Woodman Folk Club - Reviews
|19 November 2021
The evening started off with a support session from Dick Woodhouse, which
got the evening off to a good start with everyone singing along to “Sally
Wheatley”. We then had a scary song about the Standing Stones of Stanton
Drew, followed by Anne Lister’s “Icarus”, with “Valerie Wilkins” as Dick’s
Grand Finale for which he dressed up in school cap and tie and gave us a
great performance of this Roaring Jelly classic. His set put us all in the
right mood for the main act, Huw Williams, introduced by our bilingual MC
Chris Irving who not only introduced him in English, but also gave him a
greeting in the Welsh Language, for which Huw later expressed his thanks.
Without further ado Huw Williams launched into his song “Flanders March” which of course is one of his many classics. Huw and Tony Williams last appeared at our club in July 1996, but as soon as he started it was like yesterday. The flowing rhythm with the powerful picking guitar accompaniment was just as I remembered, and of course the lyrics are so good. It’s not a surprise that his songs have been covered over the years by many professional artists and are still sung in folk clubs by local performers. After that we had another of my favourites, in my opinion one of his best, “People of the Heavens”, a song about the Zulu nation. Again wonderful lyrics, in a minor key, which, with Huw’s haunting voice, reflected the power, pride and ultimate sadness and bitterness of the song which culminates with
“And in the turn of a page you can see,
How we are robbed of our own destiny”
At this stage I was settling down to enjoy an evening of Huw’s back catalogue of his greatest hits, when the dynamics of the performance changed gear. Huw pointed to a bag which he said contained various memorabilia and he announced that he was going to tell us about his performing career. Instead of the usual intro – song – intro – song – intro - song etc which we have come to expect on a guest night, this was going to be different. The evening quickly transformed into a one man show which comprised songs, mainly from his earlier years, interspersed with humorous recollections of his career which ranged from learning to play his £9.99 guitar to being in the penthouse suite of a New York Hotel speaking to Ralph McTell on one telephone and Pete Seeger on the other. Apart from this brief trailer I’m not going to say anything else about his stories; to learn more you need to see the show. Suffice it to say that they were told in the relaxed style of a skilled raconteur and belied the work that had gone into crafting a superbly balanced performance. As it progressed I realised that although it worked so well in the intimacy of our folk club it would have worked equally well on a main theatre stage. In a word it was brilliant.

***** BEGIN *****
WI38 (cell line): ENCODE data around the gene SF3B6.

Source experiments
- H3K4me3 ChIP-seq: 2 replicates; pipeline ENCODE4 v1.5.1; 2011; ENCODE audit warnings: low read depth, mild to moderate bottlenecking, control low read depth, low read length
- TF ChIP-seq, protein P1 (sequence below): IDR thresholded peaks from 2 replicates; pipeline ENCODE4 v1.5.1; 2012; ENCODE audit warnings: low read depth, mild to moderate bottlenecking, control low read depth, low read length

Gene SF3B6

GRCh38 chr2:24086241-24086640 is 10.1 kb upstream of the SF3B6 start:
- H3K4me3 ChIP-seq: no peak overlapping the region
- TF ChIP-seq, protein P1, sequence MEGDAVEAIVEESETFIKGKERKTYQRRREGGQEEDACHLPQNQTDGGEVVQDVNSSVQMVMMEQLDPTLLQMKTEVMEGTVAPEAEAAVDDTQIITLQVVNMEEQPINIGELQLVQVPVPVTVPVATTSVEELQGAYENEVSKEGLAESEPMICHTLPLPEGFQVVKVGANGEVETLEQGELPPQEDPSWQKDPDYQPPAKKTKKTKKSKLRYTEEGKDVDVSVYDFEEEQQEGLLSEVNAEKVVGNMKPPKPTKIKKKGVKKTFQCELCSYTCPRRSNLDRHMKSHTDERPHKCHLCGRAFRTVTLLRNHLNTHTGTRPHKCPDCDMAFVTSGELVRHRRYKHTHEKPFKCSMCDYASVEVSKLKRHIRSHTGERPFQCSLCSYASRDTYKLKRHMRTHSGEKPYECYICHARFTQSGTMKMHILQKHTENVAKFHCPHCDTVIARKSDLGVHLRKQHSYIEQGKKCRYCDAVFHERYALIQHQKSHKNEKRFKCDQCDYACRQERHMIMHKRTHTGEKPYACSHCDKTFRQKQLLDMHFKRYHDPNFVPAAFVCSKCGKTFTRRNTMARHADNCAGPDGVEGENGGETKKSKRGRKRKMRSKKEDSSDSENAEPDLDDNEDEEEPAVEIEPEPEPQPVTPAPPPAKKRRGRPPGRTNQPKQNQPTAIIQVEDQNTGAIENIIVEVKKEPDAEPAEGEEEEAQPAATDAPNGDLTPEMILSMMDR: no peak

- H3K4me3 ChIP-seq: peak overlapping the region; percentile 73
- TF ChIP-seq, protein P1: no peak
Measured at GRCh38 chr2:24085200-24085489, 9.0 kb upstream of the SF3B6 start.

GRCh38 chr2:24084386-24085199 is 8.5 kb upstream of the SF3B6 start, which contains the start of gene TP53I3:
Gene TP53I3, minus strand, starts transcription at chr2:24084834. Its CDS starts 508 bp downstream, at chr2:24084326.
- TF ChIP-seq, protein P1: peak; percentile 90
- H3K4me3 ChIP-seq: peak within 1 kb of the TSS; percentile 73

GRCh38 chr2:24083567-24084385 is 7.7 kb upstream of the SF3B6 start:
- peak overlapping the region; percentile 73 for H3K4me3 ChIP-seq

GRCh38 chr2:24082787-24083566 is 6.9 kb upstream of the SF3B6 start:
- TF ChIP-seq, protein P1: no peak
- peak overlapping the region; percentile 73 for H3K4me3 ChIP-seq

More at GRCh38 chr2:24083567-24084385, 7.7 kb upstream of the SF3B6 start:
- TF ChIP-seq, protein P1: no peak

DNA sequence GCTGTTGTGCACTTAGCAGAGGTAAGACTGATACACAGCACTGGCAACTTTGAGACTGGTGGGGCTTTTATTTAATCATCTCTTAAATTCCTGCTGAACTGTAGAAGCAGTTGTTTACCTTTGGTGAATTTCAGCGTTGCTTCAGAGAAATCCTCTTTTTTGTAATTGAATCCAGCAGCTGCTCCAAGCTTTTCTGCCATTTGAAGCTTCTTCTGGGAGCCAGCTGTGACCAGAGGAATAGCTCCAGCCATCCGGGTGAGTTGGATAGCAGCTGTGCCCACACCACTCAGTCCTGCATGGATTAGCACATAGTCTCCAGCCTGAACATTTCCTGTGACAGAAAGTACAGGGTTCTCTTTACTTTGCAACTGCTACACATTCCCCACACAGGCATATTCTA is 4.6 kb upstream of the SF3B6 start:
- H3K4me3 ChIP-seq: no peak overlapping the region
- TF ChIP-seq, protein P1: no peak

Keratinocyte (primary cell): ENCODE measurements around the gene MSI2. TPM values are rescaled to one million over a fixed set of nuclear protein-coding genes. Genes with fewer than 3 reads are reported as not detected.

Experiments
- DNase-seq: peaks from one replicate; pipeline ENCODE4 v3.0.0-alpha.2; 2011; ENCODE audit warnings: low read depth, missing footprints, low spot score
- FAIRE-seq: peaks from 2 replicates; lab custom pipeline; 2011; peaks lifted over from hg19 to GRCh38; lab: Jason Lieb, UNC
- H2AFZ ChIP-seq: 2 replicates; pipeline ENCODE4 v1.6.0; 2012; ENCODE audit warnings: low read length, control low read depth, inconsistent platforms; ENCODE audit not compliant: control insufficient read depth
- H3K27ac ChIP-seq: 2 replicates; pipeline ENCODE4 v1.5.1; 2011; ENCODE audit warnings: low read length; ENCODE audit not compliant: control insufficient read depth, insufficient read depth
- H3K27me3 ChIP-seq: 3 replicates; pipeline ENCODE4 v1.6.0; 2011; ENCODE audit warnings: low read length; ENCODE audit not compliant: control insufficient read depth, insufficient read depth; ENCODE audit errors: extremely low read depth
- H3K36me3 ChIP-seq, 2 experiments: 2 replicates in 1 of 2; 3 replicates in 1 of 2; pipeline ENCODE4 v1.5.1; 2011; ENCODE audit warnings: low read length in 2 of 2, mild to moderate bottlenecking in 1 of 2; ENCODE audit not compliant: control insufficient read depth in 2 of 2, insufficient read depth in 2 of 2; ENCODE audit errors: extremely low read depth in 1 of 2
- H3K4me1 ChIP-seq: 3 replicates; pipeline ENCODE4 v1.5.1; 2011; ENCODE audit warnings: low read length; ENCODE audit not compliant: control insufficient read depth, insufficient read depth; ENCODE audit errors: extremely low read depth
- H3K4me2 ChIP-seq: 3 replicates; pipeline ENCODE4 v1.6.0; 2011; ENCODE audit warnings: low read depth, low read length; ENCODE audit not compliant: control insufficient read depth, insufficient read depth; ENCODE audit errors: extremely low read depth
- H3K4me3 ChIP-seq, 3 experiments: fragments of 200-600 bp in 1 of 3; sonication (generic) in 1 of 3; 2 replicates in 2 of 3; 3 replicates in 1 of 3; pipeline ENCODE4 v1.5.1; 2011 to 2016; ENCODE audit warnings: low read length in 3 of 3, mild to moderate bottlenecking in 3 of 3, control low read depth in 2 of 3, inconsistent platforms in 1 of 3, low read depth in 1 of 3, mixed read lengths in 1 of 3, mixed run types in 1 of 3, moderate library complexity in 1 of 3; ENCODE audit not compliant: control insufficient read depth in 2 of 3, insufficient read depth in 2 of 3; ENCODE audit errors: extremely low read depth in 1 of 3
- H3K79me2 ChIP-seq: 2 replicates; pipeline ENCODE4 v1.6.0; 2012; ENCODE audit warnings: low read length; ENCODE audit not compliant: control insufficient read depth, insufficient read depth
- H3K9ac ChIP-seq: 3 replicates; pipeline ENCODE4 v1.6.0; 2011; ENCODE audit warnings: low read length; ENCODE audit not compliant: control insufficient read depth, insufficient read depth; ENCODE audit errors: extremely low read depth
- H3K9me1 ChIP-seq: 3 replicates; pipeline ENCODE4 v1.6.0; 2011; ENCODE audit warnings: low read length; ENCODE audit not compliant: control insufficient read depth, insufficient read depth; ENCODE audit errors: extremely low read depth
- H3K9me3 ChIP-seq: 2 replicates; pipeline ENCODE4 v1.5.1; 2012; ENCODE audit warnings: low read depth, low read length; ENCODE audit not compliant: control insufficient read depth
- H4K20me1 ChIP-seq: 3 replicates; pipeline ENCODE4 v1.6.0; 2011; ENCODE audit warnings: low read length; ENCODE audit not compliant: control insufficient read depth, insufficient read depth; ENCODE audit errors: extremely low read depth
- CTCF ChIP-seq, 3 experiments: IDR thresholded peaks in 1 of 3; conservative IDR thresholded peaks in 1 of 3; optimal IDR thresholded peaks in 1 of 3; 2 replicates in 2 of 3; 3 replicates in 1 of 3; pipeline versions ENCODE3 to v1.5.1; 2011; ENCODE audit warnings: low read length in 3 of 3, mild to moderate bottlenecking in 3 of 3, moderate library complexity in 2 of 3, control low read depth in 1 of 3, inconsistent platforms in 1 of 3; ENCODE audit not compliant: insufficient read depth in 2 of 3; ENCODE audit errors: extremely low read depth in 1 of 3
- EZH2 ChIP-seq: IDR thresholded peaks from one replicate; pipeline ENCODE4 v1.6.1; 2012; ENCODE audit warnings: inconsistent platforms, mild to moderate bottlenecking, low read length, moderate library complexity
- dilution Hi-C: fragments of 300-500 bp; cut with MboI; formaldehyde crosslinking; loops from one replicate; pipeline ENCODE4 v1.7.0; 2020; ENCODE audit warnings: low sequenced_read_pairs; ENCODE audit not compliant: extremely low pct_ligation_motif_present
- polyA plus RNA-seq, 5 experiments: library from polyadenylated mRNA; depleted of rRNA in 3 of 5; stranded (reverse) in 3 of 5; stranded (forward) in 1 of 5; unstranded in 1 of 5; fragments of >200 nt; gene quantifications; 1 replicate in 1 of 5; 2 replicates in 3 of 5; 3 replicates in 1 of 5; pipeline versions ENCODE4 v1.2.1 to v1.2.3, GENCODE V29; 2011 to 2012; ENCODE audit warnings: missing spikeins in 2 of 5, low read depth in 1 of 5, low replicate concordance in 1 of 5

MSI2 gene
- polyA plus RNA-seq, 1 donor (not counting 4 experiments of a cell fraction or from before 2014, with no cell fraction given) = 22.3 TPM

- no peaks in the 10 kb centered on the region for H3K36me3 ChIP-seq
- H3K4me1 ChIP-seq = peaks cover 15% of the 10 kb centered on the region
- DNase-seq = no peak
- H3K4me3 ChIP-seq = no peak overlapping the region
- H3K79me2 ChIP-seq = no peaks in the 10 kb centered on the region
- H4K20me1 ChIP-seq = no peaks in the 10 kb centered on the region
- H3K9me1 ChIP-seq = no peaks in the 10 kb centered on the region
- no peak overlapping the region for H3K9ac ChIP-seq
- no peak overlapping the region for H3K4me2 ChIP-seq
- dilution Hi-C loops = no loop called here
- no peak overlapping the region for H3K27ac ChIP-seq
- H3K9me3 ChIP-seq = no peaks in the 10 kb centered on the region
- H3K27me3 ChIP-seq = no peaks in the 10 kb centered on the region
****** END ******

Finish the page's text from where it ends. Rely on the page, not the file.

As far as the music went, there were, as expected, many of his well known songs in the show. “Jack of Kent”, "We Stayed Awake", “The Summer Before The War”, “The Right Side of the Footplate” and several more including some more recent songs. They were all delivered with very positive guitar work, and excellent vocals which had clear enunciation and always conveyed the emotion appropriate to the song. There was one extra treat in store and that was when he produced his melodeon and played the musically humorous “Pteradactyl Two Step”, one of my favourite folk tunes.
I asked him when he started to perform solo. He told me that his professional partnership with Tony Williams ended in 2001 and since then he has been involved in various ventures including teaching, clog dancing, touring with the late Maartyn Allcock, managing a band, and more recently performing as a solo artist, which he has done for the past 6-7 years. It is great to have him back on the Folk Circuit and his One Man Show is a great evening’s entertainment. His songs not only make you think but the arrangements are such that they often have a little hook which keeps them going round and round in your head for days after you have seen him.
Finally, to quote our regular reviewer, Les Jones, “A wonderful time was had by all”.